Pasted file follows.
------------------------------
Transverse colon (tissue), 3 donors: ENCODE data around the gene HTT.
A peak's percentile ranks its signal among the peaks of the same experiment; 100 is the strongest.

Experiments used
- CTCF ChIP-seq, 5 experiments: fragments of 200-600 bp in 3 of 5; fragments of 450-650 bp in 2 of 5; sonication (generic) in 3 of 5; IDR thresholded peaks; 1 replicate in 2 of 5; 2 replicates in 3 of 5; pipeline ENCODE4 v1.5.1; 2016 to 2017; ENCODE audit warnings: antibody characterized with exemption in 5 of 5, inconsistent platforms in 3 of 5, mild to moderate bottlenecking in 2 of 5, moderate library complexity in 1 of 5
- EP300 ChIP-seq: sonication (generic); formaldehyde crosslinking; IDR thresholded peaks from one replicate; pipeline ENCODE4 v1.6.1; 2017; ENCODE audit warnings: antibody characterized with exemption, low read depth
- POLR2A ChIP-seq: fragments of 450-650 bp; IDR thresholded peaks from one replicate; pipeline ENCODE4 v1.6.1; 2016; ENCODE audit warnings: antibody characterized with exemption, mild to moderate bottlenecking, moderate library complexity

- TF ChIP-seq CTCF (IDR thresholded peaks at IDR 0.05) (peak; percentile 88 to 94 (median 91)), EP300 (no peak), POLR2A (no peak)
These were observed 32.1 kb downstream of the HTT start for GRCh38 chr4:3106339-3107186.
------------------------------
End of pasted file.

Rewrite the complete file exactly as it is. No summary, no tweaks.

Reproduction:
Transverse colon (tissue), 3 donors: ENCODE data around the gene HTT.
A peak's percentile ranks its signal among the peaks of the same experiment; 100 is the strongest.

Experiments used
- CTCF ChIP-seq, 5 experiments: fragments of 200-600 bp in 3 of 5; fragments of 450-650 bp in 2 of 5; sonication (generic) in 3 of 5; IDR thresholded peaks; 1 replicate in 2 of 5; 2 replicates in 3 of 5; pipeline ENCODE4 v1.5.1; 2016 to 2017; ENCODE audit warnings: antibody characterized with exemption in 5 of 5, inconsistent platforms in 3 of 5, mild to moderate bottlenecking in 2 of 5, moderate library complexity in 1 of 5
- EP300 ChIP-seq: sonication (generic); formaldehyde crosslinking; IDR thresholded peaks from one replicate; pipeline ENCODE4 v1.6.1; 2017; ENCODE audit warnings: antibody characterized with exemption, low read depth
- POLR2A ChIP-seq: fragments of 450-650 bp; IDR thresholded peaks from one replicate; pipeline ENCODE4 v1.6.1; 2016; ENCODE audit warnings: antibody characterized with exemption, mild to moderate bottlenecking, moderate library complexity

- TF ChIP-seq CTCF (IDR thresholded peaks at IDR 0.05) (peak; percentile 88 to 94 (median 91)), EP300 (no peak), POLR2A (no peak)
These were observed 32.1 kb downstream of the HTT start for GRCh38 chr4:3106339-3107186.